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Thursday, June 16, 2011

5 Steps For Getting The Best Out Of Musicians

We musicians are a strange bunch. We're brimming with confidence on the outside but trembling with insecurity on the inside. In the studio when everything is under a microscope, it doesn't take much to bring that insecurity to the surface. A wrong look, an innocent comment, the producer or engineer taking too long to speak to you on the talkback; any of these things can send a wave of dread through most musicians minds.

That's why it's important for a producer or engineer to be hyper-aware of just that kind of situation in the studio. Here's an excerpt from The Music Producer's Handbook called "The 5 Steps For Getting The Most Out Of Musicians" that can help that session go smoother, and get the player or singer to give a better performance that even he thinks he's capable of.
"Even if a musician is completely comfortable about his environment and headphones, there are things you can do to help him take his performance to another level. Unless  you’re a studio pro, most musicians can be very self-conscious about what they’re playing, especially after hearing a playback that uncovers some flaws they were unaware of until that moment. It’s important that their confidence doesn’t flag and it’s directly up to you to keep that from happening. Here are a few tricks that will help.

1. Stay positive. Regardless of how badly things might be going, how off-key someone is singing, or how out-of-the-pocket someone is playing, never be negative in your body language or your comments. Remarks like, “You suck,” or “That really sounds bad,” don’t ever help the situation and can even completely undermine a performance. If something isn’t going as well as you think it should, give the player a reasonable chance, sit him down for a listen in the control room, then firmly but respectfully describe why the part isn’t working.

2. Explain what’s wrong. Players hate it when they’re just told to, “Do it again,” without any explanation as to why you think what they just played wasn’t good enough. If the take wasn’t a keeper for any reason, explain what was wrong in a kind and gentle way. Statements like "I think you have a better one in you," or “I’ve heard you play it with more excitement before,” might work if you can’t put your finger on the problem, but players appreciate it if you can be specific so they can concentrate on that part the next time they play it through. “You’re falling behind the beat every time we come out of the chorus,” is an example of a specific statement. If the player continues to get it wrong, make sure you play the part for him so he can hear it clearly and understand what you’re going for.

3. Keep the studio talkback mic on. Communication is one of the most important, yet sometimes overlooked parts of a successful session. Players hate it when they’re speaking to you from the studio and either you’re not aware that they’re trying to get your attention, or you simply can’t hear them. Make sure that the engineer puts up a dedicated talkback mic in the studio and that it’s turned on immediately after every take. It’s important that you don’t miss a single word.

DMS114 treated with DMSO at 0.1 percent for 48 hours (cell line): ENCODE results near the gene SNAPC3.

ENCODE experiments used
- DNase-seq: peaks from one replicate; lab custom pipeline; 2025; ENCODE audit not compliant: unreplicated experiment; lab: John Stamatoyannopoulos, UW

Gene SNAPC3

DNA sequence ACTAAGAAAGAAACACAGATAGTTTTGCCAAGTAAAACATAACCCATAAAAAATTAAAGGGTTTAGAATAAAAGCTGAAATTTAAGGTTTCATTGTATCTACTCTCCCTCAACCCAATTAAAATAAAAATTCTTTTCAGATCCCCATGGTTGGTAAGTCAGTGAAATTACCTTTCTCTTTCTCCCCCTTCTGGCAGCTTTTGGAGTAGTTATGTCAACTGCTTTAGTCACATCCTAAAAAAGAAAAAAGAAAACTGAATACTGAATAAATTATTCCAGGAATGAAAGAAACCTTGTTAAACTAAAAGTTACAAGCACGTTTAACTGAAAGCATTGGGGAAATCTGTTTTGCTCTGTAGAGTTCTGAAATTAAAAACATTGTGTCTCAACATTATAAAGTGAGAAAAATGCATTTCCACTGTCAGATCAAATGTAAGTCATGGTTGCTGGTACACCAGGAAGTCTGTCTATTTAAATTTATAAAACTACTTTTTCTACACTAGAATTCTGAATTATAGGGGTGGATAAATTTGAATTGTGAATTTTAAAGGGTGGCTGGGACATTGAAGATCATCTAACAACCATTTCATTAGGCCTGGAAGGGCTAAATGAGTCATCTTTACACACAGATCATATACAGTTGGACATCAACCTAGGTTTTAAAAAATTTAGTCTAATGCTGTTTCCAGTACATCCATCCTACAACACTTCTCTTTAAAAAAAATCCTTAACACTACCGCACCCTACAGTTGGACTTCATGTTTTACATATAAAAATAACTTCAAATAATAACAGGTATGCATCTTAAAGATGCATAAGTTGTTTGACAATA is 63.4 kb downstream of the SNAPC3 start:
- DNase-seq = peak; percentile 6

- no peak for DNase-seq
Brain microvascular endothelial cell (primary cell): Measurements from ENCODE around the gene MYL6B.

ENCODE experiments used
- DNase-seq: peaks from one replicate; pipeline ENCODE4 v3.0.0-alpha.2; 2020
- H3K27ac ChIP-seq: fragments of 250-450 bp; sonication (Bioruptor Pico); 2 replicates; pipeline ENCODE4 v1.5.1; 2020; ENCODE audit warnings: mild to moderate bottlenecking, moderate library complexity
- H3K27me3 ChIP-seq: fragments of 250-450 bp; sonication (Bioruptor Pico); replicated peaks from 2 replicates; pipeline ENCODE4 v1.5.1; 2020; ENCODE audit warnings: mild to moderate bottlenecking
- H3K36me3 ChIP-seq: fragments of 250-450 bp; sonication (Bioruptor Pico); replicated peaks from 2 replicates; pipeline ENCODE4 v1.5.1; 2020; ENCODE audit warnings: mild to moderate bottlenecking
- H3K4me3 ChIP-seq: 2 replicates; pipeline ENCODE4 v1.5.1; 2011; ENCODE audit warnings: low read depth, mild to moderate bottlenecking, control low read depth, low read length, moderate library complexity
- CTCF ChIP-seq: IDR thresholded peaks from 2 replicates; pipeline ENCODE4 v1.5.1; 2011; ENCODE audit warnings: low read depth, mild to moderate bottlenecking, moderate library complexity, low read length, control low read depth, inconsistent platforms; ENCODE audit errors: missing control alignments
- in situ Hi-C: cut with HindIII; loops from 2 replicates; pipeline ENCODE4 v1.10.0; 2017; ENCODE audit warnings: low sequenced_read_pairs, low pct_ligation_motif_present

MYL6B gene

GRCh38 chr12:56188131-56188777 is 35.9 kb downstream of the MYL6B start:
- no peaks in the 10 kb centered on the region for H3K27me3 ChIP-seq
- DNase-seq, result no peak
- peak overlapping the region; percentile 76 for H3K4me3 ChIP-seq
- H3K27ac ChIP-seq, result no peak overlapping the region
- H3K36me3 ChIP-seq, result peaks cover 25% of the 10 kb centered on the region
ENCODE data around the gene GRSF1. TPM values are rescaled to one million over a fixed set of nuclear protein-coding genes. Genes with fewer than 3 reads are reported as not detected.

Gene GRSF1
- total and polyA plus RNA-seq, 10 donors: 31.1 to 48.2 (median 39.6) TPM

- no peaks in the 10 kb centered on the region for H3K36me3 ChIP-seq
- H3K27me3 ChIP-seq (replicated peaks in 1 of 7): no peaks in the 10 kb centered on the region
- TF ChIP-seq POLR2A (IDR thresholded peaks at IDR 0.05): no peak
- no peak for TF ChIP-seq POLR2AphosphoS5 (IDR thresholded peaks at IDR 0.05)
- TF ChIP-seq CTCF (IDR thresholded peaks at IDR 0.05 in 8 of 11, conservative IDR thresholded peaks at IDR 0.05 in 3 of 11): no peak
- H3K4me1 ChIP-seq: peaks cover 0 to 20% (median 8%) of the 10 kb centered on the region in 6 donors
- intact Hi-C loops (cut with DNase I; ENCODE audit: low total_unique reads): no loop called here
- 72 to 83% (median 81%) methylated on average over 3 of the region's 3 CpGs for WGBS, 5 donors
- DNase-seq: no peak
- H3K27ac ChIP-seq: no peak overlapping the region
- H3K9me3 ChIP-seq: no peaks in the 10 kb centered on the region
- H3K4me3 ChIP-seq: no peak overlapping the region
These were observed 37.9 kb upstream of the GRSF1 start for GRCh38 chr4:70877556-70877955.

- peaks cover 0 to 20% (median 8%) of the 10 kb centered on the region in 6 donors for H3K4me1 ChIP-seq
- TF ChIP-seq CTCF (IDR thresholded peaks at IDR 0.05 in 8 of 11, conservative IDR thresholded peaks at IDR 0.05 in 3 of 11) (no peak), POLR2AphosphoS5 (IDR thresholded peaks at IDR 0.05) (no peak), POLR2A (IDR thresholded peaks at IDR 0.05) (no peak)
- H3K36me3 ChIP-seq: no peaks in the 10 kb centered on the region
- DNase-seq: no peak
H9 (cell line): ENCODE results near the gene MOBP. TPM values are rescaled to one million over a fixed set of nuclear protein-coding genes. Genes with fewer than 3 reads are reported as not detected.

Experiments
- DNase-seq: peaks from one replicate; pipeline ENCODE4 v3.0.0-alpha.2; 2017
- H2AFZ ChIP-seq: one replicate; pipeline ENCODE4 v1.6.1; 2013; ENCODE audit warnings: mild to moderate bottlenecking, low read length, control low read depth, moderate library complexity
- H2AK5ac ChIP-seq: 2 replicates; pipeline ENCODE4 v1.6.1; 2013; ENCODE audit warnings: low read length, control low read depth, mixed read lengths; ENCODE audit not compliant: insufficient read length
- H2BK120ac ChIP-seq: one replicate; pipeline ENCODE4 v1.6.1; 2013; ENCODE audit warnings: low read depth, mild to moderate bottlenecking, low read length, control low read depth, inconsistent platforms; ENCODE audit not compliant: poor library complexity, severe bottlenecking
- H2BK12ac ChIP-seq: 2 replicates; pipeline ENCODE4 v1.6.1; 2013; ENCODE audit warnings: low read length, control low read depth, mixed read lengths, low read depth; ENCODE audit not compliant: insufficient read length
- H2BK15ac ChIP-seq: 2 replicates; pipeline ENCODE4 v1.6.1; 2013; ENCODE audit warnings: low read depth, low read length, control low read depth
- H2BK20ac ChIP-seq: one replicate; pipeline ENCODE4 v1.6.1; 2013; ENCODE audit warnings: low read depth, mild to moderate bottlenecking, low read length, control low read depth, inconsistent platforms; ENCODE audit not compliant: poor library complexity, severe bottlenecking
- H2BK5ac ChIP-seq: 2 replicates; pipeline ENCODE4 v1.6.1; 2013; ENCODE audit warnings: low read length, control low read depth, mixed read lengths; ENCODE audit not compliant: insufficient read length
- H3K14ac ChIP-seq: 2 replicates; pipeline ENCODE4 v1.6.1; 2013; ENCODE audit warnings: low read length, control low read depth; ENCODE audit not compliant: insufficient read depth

4. Keep the control room talkback mic on. Players also hate when there’s long periods of silence from the control room after a take. They might see a conversation going on, but if they can’t hear it, many players get insecure and feel isolated. You may be having a conversation about what kind of take-out food to order, but as far as the player can tell, you’re talking about how bad his performance was and how you’d like to replace him. Get rid of the insecurity by latching the control room talkback so he can hear you all the time between takes. Once again, communication is the key to a successful session.
5. If a player asks to play it again, let him. You may think that the player just nailed the ultimate take, but if he feels he can play it better, he usually can. Players inherently know when they’ve messed something up, were late on a chord, mis-fingered or ghosted a note, or slowed down during a roll. Maybe you didn’t hear it, but the player knew it. Let him go again. This is a lot easer decision to make nowadays than it was back in the analog tape days, thanks to digital recording. Back then, you might only have space on tape for a single take and you might loose a take that was great if the next take didn’t work. That kind of pressure on the producer has now been lifted, thanks to your favorite DAW."

You can read more excerpts from this and my other books at
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Joe Selness said...

The importance of talkback.. I couldn't help but think of this:

Bobby Owsinski said...

That's a great example of what happens even to superstars, Joe.


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